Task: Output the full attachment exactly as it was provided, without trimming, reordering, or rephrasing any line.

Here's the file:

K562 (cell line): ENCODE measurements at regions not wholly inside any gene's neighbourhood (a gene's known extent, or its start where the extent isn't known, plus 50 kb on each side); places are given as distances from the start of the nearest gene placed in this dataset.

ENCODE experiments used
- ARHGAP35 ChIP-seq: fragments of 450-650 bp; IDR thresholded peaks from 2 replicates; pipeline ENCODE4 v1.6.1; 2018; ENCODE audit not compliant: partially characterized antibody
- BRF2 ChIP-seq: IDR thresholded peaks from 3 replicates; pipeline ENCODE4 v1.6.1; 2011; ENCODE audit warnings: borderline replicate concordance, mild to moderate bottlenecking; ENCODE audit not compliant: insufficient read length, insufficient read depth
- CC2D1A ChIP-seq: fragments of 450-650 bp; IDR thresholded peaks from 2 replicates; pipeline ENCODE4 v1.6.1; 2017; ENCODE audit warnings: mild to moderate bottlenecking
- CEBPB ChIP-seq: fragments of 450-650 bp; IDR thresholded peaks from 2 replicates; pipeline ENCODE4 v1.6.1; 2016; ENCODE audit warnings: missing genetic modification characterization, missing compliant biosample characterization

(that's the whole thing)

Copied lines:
K562 (cell line): ENCODE measurements at regions not wholly inside any gene's neighbourhood (a gene's known extent, or its start where the extent isn't known, plus 50 kb on each side); places are given as distances from the start of the nearest gene placed in this dataset.

ENCODE experiments used
- ARHGAP35 ChIP-seq: fragments of 450-650 bp; IDR thresholded peaks from 2 replicates; pipeline ENCODE4 v1.6.1; 2018; ENCODE audit not compliant: partially characterized antibody
- BRF2 ChIP-seq: IDR thresholded peaks from 3 replicates; pipeline ENCODE4 v1.6.1; 2011; ENCODE audit warnings: borderline replicate concordance, mild to moderate bottlenecking; ENCODE audit not compliant: insufficient read length, insufficient read depth
- CC2D1A ChIP-seq: fragments of 450-650 bp; IDR thresholded peaks from 2 replicates; pipeline ENCODE4 v1.6.1; 2017; ENCODE audit warnings: mild to moderate bottlenecking
- CEBPB ChIP-seq: fragments of 450-650 bp; IDR thresholded peaks from 2 replicates; pipeline ENCODE4 v1.6.1; 2016; ENCODE audit warnings: missing genetic modification characterization, missing compliant biosample characterization